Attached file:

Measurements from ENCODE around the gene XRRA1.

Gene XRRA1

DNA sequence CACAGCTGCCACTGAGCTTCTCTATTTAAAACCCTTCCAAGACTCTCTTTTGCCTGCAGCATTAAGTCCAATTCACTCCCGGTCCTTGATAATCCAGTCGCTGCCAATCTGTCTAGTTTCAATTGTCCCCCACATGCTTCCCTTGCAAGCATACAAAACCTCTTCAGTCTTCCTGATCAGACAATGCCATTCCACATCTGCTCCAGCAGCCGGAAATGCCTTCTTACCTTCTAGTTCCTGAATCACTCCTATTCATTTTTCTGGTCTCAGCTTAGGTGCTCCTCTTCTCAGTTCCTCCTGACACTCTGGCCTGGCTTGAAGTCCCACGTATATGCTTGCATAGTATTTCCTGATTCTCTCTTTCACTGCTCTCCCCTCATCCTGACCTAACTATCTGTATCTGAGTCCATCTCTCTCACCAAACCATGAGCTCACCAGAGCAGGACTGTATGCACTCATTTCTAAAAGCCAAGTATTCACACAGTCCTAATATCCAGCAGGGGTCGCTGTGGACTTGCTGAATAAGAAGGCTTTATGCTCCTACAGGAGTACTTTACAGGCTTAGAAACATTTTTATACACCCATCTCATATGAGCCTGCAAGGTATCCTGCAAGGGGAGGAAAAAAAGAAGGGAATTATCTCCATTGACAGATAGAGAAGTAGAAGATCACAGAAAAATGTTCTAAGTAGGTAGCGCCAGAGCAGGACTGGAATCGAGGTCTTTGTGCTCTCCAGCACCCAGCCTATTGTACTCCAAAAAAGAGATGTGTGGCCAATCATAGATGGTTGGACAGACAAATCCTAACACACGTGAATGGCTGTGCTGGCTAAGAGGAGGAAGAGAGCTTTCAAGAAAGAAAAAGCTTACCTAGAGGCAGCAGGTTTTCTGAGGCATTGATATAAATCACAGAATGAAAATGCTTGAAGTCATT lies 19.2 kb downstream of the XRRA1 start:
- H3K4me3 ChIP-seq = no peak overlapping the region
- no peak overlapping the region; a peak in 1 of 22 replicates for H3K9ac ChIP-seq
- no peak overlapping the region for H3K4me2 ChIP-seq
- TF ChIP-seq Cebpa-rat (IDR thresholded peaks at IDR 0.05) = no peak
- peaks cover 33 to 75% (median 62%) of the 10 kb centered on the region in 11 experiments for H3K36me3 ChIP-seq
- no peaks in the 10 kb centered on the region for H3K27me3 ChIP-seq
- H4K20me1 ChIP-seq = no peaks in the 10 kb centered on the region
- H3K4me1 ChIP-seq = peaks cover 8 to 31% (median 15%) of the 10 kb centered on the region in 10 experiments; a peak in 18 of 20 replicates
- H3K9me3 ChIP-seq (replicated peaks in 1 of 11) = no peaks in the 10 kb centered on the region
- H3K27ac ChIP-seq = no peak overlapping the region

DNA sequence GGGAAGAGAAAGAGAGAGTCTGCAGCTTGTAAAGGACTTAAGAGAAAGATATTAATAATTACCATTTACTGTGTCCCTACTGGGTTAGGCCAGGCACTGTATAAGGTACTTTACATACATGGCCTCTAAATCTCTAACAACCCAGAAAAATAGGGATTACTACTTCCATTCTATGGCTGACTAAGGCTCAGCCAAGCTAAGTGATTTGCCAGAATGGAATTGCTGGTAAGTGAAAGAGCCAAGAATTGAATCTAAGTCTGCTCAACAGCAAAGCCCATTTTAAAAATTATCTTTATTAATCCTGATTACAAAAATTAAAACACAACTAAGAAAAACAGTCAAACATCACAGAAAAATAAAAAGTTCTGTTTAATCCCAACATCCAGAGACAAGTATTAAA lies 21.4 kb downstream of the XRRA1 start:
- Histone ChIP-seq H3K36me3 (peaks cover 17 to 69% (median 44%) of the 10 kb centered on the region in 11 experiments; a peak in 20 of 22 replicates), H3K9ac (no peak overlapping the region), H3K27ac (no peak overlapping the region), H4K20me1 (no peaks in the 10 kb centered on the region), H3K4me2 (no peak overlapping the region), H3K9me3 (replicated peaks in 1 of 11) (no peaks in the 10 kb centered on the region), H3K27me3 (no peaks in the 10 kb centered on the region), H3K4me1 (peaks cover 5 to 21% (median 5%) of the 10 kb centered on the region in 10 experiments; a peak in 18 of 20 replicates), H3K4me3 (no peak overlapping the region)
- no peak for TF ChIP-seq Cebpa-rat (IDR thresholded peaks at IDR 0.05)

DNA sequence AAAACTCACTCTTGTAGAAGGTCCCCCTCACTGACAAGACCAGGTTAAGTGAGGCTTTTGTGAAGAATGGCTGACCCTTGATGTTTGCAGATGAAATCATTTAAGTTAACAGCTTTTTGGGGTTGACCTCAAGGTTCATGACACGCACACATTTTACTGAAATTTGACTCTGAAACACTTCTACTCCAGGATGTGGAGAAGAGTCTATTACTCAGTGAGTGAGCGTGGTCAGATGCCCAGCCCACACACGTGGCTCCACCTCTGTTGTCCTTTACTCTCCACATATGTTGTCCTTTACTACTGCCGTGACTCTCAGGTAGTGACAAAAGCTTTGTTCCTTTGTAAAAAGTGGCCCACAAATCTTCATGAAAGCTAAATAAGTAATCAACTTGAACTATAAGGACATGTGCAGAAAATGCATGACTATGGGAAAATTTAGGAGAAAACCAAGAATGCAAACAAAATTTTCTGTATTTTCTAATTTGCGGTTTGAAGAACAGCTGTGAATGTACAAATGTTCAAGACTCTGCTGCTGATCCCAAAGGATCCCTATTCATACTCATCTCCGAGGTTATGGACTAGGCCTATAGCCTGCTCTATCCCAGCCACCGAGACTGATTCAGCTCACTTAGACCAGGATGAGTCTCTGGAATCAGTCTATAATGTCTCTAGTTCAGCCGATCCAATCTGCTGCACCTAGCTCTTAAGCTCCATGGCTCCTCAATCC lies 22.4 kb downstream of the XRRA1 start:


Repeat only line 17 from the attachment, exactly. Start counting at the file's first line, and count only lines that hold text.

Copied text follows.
DNA sequence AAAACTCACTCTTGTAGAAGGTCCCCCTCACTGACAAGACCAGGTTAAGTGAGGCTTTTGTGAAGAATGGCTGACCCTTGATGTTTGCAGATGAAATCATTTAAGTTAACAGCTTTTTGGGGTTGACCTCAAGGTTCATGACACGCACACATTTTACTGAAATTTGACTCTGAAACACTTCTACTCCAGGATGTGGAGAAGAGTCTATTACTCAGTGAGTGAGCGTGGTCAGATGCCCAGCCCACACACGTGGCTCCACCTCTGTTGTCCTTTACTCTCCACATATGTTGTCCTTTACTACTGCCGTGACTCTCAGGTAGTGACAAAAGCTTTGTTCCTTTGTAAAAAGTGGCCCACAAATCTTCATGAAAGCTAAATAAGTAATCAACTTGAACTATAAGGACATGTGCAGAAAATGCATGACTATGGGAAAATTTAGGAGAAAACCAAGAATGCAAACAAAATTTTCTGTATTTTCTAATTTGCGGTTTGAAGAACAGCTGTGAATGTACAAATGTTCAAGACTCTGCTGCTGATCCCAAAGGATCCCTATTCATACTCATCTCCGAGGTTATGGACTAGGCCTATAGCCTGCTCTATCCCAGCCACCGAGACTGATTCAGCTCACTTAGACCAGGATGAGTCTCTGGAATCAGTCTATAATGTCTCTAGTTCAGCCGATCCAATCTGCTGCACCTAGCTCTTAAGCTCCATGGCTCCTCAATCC lies 22.4 kb downstream of the XRRA1 start: